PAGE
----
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Here is a brief review of the differences between gerunds and infinitives.
Gerunds are formed with ING:
walking, talking, thinking, listening
Infinitives are formed with TO:
to walk, to talk, to think, to listen
Gerunds and infinitives can do several jobs:
Both gerunds and infinitives can be the subject of a
sentence::
Writing in English is difficult.
To write in English is difficult.
Both gerunds and infinitives can be the object of a verb::
I like writing in English.
I like to write in English.
But...
Only gerunds can be the object of a preposition::
We are talking about writing in English.
Verbs that are normally followed by the gerund form:
acknowledge | admit | adore | anticipate | appreciate | avoid |
celebrate | confess | contemplate
delay | deny | describe | detest | discuss | dislike | dread |
endure | enjoy
fancy | finish |
imagine | involve |
keep |
justify |
mention | mind | miss |
omit |
postpone | practise
quit |
recall | recommend | regret | report | resent | resume | risk |
suggest |
tolerate |
understand
For example:
I adore reading your books.
They anticipated winning the election.
I detest going to discos.
We postponed making any decision in the meeting.
Verbs which are normally followed by the infinitive form:
afford | agree | appear | arrange | ask | attempt |
care | choose | claim | come | consent
dare | decide | demand | deserve | determine |
elect | endeavour | expect |
fail |
get | guarantee
hate | help | hesitate | hope | hurry |
incline | intend |
learn | long |
manage | mean |
need
offer |
plan | prepare | pretend | promise |
refuse | resolve |
say | seem |
tend | threaten |
want | wish
For example:
I can't afford to go to the pub.
He agreed to practise more.
You should learn to express yourself.
They managed to fix the problem.
Gerund and Infinitive (no difference in meaning)
We use the Gerund or the Infinitive after the following verbs:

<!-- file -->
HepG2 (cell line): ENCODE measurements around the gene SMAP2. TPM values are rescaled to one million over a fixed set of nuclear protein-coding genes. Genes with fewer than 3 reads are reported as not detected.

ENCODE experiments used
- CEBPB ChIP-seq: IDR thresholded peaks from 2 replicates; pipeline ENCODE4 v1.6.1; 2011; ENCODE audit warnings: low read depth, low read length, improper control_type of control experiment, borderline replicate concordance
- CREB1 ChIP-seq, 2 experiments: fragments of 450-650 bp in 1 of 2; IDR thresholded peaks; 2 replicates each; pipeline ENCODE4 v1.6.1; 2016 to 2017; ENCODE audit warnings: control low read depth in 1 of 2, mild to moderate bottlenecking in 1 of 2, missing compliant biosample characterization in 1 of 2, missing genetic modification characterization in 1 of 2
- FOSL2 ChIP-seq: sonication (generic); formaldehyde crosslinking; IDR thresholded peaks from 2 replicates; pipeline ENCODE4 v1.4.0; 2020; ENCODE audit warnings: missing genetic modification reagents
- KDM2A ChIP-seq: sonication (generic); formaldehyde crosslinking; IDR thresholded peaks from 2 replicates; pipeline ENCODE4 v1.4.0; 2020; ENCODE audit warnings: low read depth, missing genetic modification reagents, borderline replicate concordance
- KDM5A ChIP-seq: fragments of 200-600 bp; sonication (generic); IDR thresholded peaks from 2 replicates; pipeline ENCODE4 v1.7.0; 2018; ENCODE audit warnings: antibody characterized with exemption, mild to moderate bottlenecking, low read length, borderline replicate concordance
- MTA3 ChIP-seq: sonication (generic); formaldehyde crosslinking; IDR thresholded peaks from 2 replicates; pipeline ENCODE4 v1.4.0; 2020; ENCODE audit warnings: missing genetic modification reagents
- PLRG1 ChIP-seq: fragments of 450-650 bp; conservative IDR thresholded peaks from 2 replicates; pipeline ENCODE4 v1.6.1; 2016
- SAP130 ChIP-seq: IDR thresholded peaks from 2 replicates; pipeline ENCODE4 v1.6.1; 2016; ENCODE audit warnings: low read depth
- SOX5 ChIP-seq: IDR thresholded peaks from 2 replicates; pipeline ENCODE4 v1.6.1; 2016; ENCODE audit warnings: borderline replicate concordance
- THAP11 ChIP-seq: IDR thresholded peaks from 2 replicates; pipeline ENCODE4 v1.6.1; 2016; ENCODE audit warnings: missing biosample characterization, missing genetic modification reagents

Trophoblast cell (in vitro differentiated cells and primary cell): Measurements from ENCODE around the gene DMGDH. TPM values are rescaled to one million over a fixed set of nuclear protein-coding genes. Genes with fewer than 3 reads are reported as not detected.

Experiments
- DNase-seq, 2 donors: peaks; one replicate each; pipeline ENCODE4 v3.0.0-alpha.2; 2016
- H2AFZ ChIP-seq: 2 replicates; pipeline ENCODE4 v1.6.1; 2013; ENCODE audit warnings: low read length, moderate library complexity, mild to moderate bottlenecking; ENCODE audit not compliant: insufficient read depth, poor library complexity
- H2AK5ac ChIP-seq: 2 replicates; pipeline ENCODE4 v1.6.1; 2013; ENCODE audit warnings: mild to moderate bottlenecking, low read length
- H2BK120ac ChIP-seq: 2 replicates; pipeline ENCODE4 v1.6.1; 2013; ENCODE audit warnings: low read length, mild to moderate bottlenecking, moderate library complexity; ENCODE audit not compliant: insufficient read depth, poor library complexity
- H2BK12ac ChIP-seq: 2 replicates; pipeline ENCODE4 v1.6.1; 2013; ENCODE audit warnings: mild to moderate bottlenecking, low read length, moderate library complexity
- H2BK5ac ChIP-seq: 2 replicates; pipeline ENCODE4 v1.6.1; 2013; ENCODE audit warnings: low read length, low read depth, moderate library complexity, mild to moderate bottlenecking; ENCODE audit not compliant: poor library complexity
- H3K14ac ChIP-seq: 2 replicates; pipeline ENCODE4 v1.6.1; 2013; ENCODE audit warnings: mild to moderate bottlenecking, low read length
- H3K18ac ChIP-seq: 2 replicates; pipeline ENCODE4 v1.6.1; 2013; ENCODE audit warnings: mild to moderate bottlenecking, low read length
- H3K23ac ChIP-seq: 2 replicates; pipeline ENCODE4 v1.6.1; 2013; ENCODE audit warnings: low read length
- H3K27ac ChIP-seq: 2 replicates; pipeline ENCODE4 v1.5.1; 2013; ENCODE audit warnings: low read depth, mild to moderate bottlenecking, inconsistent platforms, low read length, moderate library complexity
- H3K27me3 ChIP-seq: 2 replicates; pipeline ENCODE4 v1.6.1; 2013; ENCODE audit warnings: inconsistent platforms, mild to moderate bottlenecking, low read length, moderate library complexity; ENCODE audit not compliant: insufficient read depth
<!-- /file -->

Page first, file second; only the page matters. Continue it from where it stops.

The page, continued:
begin
He began talking.
He began to talk.
continue
They continue smoking.
They continue to smoke.
hate
Do you hate working on Saturdays?
Do you hate to work on Saturdays?
like
I like swimming.
I like to swim.
love
She loves painting.
She loves to paint.
prefer
Pat prefers walking home.
Pat prefers to walk home.
start
They start singing.
They start to sing.
We use the Gerund or the Infinitive after the following verbs. There are two possible
structures after these verbs.
Gerund: verb + -ing
Infinitive: verb + person + to-infinitive
advise
They advise walking to town.
They advise us to walk to town.
allow
They do not allow smoking here.
They do not allow us to smoke here.
encourage
They encourage doing the test.
They encourage us to do the test.
permit
They do not permit smoking here.
They do not permit us to smoke here.
We use the following structures with the word recommend:
recommend
They recommend walking to town.
They recommend that we walk to town.
Some verbs have different meaning. (when used with Gerund or Infinitive)
forget
go on
mean
remember
stop
try
GERUND
INFINITIVE
He'll never forget spending so much
money on his first computer.
Don't forget to spend money on the
tickets.
GERUND
INFINITIVE
Go on reading the text.
Go on to read the text.
GERUND
INFINITIVE
You have forgotten your homework
again. That means phoning your
mother.
I meant to phone your mother, but
my mobile didn't work.
GERUND
INFINITIVE
I remember switching off the lights
when I went on holiday.
Remember to switch off the lights
when you go on holiday.
GERUND
INFINITIVE
Stop reading the text.
Stop to read the text.
GERUND
INFINITIVE
Why don't you try running after the
dog?
I tried to run after the dog, but I
was too slow.
GERUNDS / INFINITIVES EXERCISES:
Put in the verbs in brackets in the Gerund or the to-infinitive.
1) I can't imagine Peter (go) by bike.
2) He agreed (buy) a new car.
3) The question is easy (answer).
4) The man asked me how (get) to the airport.
5) I look forward to (see) you at the weekend.
6) Are you thinking of (visit) London?
7) We decided (run) through the forest.
8) The teacher expected Sarah (study) hard.
9) She doesn't mind (work) the night shift.
10) I learned (ride) the bike at the age of 5.
Answers:
1) I can't imagine Peter going by bike.
2) He agreed to buy a new car.
3) The question is easy to answer.
4) The man asked me how to get to the airport.
5) I look forward to seeing you at the weekend.
6) Are you thinking of visiting London?
7) We decided to run through the forest.
8) The teacher expected Sarah to study hard.
9) She doesn't mind working the night shift.
10) I learned to ride the bike at the age of 5.
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